• Iconic Aussie Trips - The Pacific Coast

    Iconic Aussie Trips - The Pacific Coast

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    Iconic Aussie Trips

    THE PACIFIC COAST

    With a loaded car and some mates, Karen Thorne rediscovered the Pacific Highway north of Sydney.

    “A boy broke his back landing on a floating cow here last week, you’d best be careful.” Literally the last words I hear as I fly off a rope swing two stories high into a waterhole. Thank you, creepy old man scaring the tourists. It had taken over an hour to discover the concealed swimming hole near Ballina, plus the two days drive from Sydney. Needless to say we were swimming, dead cow or not.

    Our Sydney to Byron Bay road trip began with a crocodile pie. Two friends bet that it didn’t exist; a little pie shop in Frederickton begged to differ. Fortunately, the 960km stretch of bitumen that links Sydney to Brisbane on Australia’s east coast has much more to offer than just baked goods. This coastal route, known as the Pacific Highway, passes through all the major towns, but detouring these in favour of smaller spots was our plan.

    Day One

    First stop, the pub. Five hours north of Sydney we roll into the sleepy surfing town of Crescent Head. A tip from tavern locals sees us driving a further 15km down a precarious gravel road until we arrive at the deserted hideaway Point Plomer in Limeburners Creek Nature Reserve. Barry’s Bay provides a clean beach break for surfing, but with limited amenities available, bringing your own board is a must. Board or no board, this quintessential Aussie beach location will have you working up an appetite for pies.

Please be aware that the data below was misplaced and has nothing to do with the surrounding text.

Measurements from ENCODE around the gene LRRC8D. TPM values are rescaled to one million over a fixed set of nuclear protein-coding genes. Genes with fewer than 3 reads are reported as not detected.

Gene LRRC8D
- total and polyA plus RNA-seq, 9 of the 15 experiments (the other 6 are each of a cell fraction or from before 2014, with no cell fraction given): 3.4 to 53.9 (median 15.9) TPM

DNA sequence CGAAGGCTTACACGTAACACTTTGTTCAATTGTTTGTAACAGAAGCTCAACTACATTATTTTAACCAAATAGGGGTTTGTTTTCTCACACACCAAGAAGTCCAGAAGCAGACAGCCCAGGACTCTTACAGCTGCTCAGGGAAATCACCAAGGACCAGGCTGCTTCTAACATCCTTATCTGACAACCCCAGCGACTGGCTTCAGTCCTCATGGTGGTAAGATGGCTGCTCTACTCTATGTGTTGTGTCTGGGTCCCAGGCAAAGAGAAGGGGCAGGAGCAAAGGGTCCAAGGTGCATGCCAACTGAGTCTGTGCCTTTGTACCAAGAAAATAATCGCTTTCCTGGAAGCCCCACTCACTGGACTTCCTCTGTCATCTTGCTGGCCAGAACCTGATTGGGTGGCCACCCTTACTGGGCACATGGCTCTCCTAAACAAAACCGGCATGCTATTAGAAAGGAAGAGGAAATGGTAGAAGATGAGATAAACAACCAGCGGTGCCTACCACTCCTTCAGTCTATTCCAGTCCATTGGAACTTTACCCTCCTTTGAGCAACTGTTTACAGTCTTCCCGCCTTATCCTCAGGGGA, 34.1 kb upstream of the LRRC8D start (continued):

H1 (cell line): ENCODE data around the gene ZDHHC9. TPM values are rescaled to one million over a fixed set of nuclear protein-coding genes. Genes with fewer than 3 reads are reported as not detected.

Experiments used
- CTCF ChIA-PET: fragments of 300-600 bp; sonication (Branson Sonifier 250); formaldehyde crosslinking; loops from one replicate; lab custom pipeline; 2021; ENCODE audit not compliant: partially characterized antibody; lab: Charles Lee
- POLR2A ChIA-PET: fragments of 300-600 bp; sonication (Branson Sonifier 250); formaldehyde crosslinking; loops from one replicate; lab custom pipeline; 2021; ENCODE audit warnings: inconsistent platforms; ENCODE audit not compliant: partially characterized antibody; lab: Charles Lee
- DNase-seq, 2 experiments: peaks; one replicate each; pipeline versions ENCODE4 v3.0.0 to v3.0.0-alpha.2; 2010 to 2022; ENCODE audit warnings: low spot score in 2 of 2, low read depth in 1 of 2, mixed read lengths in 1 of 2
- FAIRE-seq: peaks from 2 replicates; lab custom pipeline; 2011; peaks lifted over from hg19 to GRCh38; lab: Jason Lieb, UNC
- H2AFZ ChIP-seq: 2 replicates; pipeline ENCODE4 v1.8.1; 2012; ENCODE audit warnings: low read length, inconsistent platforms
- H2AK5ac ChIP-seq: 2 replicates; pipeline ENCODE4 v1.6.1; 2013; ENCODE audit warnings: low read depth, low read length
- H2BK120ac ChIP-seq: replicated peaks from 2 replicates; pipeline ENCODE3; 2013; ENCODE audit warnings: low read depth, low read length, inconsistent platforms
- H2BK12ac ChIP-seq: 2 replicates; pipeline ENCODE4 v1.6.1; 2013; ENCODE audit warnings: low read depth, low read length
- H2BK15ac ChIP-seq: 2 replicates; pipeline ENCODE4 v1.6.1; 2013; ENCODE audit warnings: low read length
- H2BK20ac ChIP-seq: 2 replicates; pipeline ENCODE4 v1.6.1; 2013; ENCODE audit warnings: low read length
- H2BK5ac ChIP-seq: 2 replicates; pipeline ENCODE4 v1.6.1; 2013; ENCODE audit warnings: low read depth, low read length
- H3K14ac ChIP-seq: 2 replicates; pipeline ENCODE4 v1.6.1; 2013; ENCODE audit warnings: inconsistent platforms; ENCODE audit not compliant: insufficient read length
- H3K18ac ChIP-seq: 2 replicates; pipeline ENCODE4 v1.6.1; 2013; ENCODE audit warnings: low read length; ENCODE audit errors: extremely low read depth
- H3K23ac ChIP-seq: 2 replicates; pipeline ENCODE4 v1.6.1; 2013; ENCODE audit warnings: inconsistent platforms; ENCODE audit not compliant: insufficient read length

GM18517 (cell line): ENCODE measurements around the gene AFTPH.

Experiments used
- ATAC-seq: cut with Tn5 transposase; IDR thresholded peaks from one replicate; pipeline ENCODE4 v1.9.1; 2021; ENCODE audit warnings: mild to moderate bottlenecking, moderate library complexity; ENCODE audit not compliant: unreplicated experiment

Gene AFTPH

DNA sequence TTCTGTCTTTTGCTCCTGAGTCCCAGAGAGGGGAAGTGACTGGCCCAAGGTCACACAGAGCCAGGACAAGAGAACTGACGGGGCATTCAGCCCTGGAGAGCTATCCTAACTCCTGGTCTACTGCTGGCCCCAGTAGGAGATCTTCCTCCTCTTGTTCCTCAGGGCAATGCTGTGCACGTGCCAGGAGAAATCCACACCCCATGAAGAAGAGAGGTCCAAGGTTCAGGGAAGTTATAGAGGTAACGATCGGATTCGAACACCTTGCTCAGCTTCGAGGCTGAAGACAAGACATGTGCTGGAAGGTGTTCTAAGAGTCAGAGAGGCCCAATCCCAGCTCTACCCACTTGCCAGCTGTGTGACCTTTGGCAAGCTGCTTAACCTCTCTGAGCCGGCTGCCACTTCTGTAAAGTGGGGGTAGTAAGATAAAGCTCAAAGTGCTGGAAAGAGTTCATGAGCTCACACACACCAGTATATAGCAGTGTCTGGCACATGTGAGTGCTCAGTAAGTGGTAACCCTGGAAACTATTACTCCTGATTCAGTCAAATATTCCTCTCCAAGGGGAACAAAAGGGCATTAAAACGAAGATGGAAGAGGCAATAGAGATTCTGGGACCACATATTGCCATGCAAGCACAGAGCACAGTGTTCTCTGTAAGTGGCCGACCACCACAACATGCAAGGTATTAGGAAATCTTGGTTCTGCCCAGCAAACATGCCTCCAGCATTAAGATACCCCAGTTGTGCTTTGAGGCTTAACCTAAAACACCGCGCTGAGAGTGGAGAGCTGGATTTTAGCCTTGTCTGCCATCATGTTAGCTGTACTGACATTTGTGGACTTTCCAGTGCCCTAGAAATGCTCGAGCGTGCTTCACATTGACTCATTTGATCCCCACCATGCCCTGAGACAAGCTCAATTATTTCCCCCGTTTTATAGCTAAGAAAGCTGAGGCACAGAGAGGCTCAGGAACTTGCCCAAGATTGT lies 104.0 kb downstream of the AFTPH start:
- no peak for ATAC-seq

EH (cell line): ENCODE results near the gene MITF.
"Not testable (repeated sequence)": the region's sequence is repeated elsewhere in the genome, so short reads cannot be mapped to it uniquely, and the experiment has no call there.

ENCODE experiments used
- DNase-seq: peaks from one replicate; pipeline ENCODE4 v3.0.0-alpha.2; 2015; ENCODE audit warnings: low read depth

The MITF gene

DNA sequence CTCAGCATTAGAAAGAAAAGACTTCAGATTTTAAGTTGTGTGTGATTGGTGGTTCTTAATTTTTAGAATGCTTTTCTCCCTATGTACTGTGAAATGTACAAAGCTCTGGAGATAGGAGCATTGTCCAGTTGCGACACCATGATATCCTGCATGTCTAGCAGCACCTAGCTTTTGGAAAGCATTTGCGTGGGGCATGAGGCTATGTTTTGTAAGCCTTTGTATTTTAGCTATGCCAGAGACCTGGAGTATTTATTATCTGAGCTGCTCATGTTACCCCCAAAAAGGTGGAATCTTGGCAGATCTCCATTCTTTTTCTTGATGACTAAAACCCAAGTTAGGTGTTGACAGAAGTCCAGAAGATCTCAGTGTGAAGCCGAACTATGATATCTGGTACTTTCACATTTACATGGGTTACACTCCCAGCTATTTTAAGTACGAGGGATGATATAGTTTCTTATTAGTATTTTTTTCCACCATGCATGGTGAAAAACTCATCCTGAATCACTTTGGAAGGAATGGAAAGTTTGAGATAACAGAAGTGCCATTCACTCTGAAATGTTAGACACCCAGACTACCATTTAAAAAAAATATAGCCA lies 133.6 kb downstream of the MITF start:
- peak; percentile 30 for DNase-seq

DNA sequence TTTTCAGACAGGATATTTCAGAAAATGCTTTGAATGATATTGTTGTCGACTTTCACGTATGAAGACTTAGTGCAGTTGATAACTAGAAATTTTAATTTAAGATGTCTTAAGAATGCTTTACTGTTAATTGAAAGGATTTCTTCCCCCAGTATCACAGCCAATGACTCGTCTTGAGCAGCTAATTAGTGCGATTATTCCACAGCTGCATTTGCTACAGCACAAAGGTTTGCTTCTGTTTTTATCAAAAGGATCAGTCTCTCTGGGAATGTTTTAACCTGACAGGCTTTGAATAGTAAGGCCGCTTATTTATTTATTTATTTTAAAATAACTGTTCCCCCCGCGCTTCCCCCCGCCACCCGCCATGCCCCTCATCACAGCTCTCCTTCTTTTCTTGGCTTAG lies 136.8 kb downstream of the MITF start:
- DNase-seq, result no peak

“Russell Crowe, Jon English and Bryan Brown have all stopped in to eat our pies,” I overhear a Fredo Pie employee bragging to the hungry travellers. The famous pastry shop in Frederickton, north of Kempsey, is sadly bypassed by the Pacific Highway. The menu reads like a who’s who of Australian wildlife, kangaroo, emu and of course, their biggest seller the crocodile pie. Bet won. While my friends are eating their humble pie, they’re pleasantly surprised by the subtle flavours of crocodile, “It’s like eating a fish and a chicken at the same time.”

    While they’re busy tucking in I get the scoop from fellow transient voyagers, Terry and Barbara from Melbourne, on a waterhole a swift drive up the coast in Ballina.

    Day Two

    Terry and Barbara lied. It turns out Ballina is not a quick drive from Frederickton, it is almost four hours.

    “I said turn left, not right” was the soundtrack to our journey. Seven wrong turns later, and no closer to the swimming hole I had stopped listening to my backseat driver. We were lost, in what appeared to be, well, the middle of nowhere. We eventually followed the tracks of four kids in swimmers who appeared from the bush and discovered the illusive watering hole we were searching for. It turns out that leaping off a ten metre rock-face was even more fun than it had sounded.

    I’m not going to lie, after 33 hours on the road, friends can get annoying. With this in mind we encountered a body of water we named ‘The Lake of Fright’ and the ultimate game of ‘Lurk’ was instigated. The rules of Lurk are simple, wade in to the lake, zone in on your target, take a deep breath and begin your watery descent. To maximise the scare tactic Lake Ainsworth in Lennox Head is stained a reddish brown from the surrounding tea trees. The water colour is an eerie coca-cola black, ideal for undetected attacks. Now all you have to do is locate a leg underwater, grab and wait for the scream.

    The afternoon sun was heating up as we drove the final 20km to Byron Bay. Who knows where we’ll head on our next journey along this iconic highway. Perhaps we’ll learn of another hidden waterhole while chowing down on an Australian native animal; or we’ll hear a local tell an unamusing story about a boy and a cow. All I know is this road will see me again. Cape Byron Lighthouse. Credit - Legendary Pacific Coast